configuration file /usr/local/nginx/conf/nginx.conf test is successful



6. Setting nginx as service & startup
I've written an init.d script for you to use. Nearly all the credit goes to Slicehost for writing the original Ubuntu one; the one I wrote is for CentOS, although it should work for other systems: download here. Unzip it and place it in your /etc/rc/init.d/ folder. If you have placed the nginx binary in a different folder, you'll have to open up the script and change the $DAEMON path. Give it execute permissions ( chmod +x /etc/rc/init.d/nginx ), after which you'll be able to use the following commands:
Starting the server: # service nginx start
Stopping the server: # service nginx stop
Reloading the configuration: # service nginx reload
Restarting the server: # service nginx restart

If you wish, you can add the "service nginx start" command in the /etc/rc.local file, this will allow you service to be ran on startup.

Well, I guess that's about it!
The next article will deal with memcached, so stay tuned!
Clem

21 comments:

Clément Nedelcu said...

I'd like to add a complementary URL for more configuration examples and (probably better) init scripts: http://wiki.nginx.org/NginxConfiguration

Kshipra Singh said...

Hi Clement,

I am writing to you for Packt Publishing, the publishers of computer related books.

We are planning to publish a new book on Nginx Server and currently we are looking out for an author to write it. Your article gives me an impression that you could be a a potential author.

We pay a royalty of 16% and an advance against it. If you find this proposal interesting, please get back to me at kshipras@packtpub.com for a detailed discussion.

Thanks
Kshipra Singh
Author Relationship Manager
Packt Publishing
www.PacktPub.com

Niro said...

Hello Clement,

Thank you very much for the post.

Did you find any solution to the problem that Plesk overwrites the conf files? (I use plesk 8.6).

Thanks,
Niro

alief said...

Thanks a lot, you really saving my day :) I'm searching on google for Plesk setting and finally i found this :)

Eric said...

Although it might not be a huge deal, your RegEx is wrong. You have
^.+.(jpg|jpeg|gif|css|png|js|ico|txt|srt|swf|zip|rar|html|htm|pdf)$

but there should be a backslash before the second dot(.) to make it literal:

^.+\.(jpg|jpeg|gif|css|png|js|ico|txt|srt|swf|zip|rar|html|htm|pdf)$

Clément Nedelcu said...

Thanks,
pretty sure I had them in the first place but they might have been filtered somehow. I re-added the backslashes in the regexps, should be fine now.

Anonymous said...

Hello

what about the Webmail ?

in my case webmail stopped working in plesk 9.3+Centos 5

is there some additional i have to do ?

cheers

Clément Nedelcu said...

Well you could try accessing your webmail from http://webmail.website.com:8080 if you are running apache on port 8080... otherwise you need to adjust the webmail configuration for Nginx. I wouldn't know how to do that exactly, well I could but it would probably take me hours/days, which I don't have. good luck! :-)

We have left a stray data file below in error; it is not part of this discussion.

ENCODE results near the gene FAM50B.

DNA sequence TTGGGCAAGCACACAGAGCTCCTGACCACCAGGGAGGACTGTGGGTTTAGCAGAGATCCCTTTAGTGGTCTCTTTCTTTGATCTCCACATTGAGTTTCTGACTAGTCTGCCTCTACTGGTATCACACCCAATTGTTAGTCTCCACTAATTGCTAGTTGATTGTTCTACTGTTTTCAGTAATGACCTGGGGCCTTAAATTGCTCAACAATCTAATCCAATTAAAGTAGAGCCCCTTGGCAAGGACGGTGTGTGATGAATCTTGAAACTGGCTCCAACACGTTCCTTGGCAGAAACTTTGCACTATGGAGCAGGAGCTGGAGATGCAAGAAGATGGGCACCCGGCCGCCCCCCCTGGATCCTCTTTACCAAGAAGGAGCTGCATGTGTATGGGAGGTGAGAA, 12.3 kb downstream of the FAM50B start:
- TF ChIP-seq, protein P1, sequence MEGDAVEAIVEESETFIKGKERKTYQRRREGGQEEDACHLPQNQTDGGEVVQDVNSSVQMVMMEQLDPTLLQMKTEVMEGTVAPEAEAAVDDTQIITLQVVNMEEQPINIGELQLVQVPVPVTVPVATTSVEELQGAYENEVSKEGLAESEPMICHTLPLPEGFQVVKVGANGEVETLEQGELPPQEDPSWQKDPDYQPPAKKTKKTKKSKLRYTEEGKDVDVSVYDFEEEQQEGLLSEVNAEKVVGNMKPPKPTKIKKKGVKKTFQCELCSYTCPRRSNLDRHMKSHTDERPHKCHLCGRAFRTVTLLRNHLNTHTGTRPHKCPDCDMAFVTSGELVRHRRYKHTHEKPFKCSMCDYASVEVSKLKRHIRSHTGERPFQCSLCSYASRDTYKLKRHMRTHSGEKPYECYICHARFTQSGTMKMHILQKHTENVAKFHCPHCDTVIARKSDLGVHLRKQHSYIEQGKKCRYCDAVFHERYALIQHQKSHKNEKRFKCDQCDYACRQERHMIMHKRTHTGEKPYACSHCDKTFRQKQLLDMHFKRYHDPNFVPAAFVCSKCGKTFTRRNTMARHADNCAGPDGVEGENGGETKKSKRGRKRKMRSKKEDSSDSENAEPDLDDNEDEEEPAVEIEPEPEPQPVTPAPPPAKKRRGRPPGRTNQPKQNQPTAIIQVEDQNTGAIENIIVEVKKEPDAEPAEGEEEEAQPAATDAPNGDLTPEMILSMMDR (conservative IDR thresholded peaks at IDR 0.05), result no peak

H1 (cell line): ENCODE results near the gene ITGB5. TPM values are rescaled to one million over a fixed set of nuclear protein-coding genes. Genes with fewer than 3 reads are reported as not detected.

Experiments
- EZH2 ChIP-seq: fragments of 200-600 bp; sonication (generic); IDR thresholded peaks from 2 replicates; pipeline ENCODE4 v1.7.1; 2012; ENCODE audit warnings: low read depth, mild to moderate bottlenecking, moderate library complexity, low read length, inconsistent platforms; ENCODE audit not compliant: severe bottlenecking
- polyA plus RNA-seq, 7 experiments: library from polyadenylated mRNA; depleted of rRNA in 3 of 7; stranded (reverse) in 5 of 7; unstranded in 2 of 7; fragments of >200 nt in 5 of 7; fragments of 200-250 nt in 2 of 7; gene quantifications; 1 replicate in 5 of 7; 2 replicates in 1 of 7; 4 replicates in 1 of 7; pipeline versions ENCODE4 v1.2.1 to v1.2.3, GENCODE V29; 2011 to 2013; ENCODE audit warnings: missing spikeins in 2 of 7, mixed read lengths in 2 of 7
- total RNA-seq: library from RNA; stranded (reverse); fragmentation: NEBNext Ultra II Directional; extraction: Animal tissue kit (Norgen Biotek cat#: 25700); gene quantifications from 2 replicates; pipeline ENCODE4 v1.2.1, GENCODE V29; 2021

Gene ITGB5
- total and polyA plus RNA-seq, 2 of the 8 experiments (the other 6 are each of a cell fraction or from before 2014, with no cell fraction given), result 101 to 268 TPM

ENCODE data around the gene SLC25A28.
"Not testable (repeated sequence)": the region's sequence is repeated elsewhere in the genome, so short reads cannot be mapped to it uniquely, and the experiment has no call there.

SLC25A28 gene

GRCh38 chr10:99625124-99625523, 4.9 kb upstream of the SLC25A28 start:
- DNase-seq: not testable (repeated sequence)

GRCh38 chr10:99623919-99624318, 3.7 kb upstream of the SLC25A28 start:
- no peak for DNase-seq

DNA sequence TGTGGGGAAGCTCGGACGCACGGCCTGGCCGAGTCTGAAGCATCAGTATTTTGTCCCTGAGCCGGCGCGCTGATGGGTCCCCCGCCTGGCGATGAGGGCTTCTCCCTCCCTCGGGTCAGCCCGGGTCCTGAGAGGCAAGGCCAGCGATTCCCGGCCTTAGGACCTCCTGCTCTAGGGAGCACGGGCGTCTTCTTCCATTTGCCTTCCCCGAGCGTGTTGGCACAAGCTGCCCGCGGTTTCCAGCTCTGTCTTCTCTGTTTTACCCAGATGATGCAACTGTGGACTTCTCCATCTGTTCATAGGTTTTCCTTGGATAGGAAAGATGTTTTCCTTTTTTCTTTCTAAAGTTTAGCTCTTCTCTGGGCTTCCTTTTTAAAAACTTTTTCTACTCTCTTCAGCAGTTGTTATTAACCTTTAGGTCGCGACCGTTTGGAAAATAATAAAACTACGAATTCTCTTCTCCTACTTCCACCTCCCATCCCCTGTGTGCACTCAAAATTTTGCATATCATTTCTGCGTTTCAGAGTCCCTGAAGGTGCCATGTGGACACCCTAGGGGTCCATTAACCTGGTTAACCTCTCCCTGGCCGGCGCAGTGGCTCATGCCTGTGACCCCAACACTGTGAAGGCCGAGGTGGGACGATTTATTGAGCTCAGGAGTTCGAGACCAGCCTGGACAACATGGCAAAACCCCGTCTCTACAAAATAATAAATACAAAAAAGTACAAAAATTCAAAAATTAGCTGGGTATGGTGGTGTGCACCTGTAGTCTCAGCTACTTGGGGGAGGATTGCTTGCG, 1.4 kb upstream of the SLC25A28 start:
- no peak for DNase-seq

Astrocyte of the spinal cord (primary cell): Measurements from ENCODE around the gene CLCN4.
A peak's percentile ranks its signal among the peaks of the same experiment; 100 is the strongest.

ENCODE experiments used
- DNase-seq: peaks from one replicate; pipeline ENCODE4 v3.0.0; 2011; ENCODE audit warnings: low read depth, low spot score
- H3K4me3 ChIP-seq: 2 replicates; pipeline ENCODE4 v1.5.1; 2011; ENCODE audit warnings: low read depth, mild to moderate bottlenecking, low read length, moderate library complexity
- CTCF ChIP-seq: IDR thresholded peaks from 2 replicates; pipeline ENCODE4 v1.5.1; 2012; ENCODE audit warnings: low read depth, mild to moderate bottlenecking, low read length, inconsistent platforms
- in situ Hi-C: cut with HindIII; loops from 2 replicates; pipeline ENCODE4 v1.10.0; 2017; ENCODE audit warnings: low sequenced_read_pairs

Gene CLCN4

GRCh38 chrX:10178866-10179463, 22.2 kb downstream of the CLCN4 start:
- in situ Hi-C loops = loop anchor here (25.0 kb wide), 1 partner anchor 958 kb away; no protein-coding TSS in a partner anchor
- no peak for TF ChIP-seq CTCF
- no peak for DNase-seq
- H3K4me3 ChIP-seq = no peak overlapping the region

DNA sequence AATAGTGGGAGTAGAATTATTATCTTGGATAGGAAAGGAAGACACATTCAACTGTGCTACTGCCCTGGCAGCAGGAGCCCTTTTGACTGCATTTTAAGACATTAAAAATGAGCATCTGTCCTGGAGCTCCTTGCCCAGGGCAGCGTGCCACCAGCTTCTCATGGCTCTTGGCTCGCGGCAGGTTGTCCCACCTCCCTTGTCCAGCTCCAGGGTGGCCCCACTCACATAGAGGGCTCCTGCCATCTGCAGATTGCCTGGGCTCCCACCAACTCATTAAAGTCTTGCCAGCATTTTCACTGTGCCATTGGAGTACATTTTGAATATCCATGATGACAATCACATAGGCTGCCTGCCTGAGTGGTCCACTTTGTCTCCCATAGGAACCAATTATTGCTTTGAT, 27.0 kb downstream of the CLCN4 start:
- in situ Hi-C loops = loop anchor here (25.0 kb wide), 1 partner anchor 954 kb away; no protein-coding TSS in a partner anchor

Anonymous said...

Hi, thanks for your answer

no it is not working under the port 8080 it points to domain it self.

I will try to add it in nginx config as subdomain, but do you know what is the toot path for wbmail/horde ?

and where would be the config file for webmail ?

cheers

Andy Bird said...

great post... I dont have the nerve to try it just yet. Hope Plesk add this option in the future.

However, I know when I have been messing around with qmail setttings you can prevent plesk from over writting by setting the immuntable flag on a file.

eg chattr +i test_file

Anonymous said...

hello this good document. But im don't start nginx, please help. centos 64 bits and plesk last version.

here before good: 6. Setting nginx as service & startup - but 6. don't start nginx.

and this code problem:


#a2enmod rpaf
-bash: a2enmod: command not found

Clément Nedelcu said...

hi,

it seems that program is not available on your system.
have you done this as written in the article?
"replace "apxs" by "apxs2" in the command below. If apxs/2 isn't installed on your machine, run this command first: yum install httpd-devel"

fabien said...

chattr +i to stop Plesk from resetting your files back to default

Clément Nedelcu said...

thats something very simple that i hadn't considered... just protect your files (make them read only) and plesk wont be able to overwrite them =)) thanks fabien!

jérôme Vidal said...
This comment has been removed by the author.
jérôme Vidal said...

Hi Clément,

Your post help me to start my nginx serveur into centos! THX!
I've write my own post which include another tips and i think that it can help some people too.
Here it is : http://jv-web.blogspot.fr/2013/06/tuto-nginx-en-revers-proxy-apache.html

Clément Nedelcu said...

Merci Jérôme et bonne continuation pour votre excellent blog!

angelo.:.corbo said...

Excellent stuff Clement.

I’m running nginx on Ubuntu 12.10 with 5 web apps in one box, AND then Apache on OS X (Mac Mini) with a web photo gallery (gallery3) serving a few thousand pictures and videos. I thought about configuring nginx as a reverse proxy for Apache for all the performance benefits it provides. It should be feasible to have Apache handle the gallery app except the actual media (static pictures and videos), which nginx would be ideal to handle, but I’m not sure on the actual details. Do you have any suggestions?

Angelo C

Adil BEN said...

For other people who do not know what that means reverse proxy I share with

them this post what is reverse proxy

Elson Cade said...

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Anh Mai said...

Thanks for sharing the information. It is very useful for my future. keep sharing